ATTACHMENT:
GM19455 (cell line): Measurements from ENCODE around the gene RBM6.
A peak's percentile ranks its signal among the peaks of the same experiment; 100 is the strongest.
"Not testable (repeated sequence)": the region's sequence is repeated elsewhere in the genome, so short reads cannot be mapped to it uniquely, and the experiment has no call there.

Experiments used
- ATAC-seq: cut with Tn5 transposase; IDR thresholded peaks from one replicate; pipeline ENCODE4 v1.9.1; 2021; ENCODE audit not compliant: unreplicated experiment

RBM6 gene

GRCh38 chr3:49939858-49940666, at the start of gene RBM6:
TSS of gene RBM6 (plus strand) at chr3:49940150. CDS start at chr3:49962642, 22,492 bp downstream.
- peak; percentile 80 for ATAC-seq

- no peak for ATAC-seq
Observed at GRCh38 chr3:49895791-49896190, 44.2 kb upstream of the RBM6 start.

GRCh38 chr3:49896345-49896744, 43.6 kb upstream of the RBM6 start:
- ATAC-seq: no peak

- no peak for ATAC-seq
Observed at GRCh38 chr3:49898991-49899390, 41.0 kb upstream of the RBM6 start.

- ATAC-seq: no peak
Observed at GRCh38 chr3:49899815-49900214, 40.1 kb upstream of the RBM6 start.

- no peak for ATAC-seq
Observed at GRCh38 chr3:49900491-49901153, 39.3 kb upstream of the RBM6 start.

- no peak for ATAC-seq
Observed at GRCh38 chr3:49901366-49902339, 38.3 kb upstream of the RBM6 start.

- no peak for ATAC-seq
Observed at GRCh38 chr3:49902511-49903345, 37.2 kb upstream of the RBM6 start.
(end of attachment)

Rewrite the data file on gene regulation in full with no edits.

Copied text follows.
GM19455 (cell line): Measurements from ENCODE around the gene RBM6.
A peak's percentile ranks its signal among the peaks of the same experiment; 100 is the strongest.
"Not testable (repeated sequence)": the region's sequence is repeated elsewhere in the genome, so short reads cannot be mapped to it uniquely, and the experiment has no call there.

Experiments used
- ATAC-seq: cut with Tn5 transposase; IDR thresholded peaks from one replicate; pipeline ENCODE4 v1.9.1; 2021; ENCODE audit not compliant: unreplicated experiment

RBM6 gene

GRCh38 chr3:49939858-49940666, at the start of gene RBM6:
TSS of gene RBM6 (plus strand) at chr3:49940150. CDS start at chr3:49962642, 22,492 bp downstream.
- peak; percentile 80 for ATAC-seq

- no peak for ATAC-seq
Observed at GRCh38 chr3:49895791-49896190, 44.2 kb upstream of the RBM6 start.

GRCh38 chr3:49896345-49896744, 43.6 kb upstream of the RBM6 start:
- ATAC-seq: no peak

- no peak for ATAC-seq
Observed at GRCh38 chr3:49898991-49899390, 41.0 kb upstream of the RBM6 start.

- ATAC-seq: no peak
Observed at GRCh38 chr3:49899815-49900214, 40.1 kb upstream of the RBM6 start.

- no peak for ATAC-seq
Observed at GRCh38 chr3:49900491-49901153, 39.3 kb upstream of the RBM6 start.

- no peak for ATAC-seq
Observed at GRCh38 chr3:49901366-49902339, 38.3 kb upstream of the RBM6 start.

- no peak for ATAC-seq
Observed at GRCh38 chr3:49902511-49903345, 37.2 kb upstream of the RBM6 start.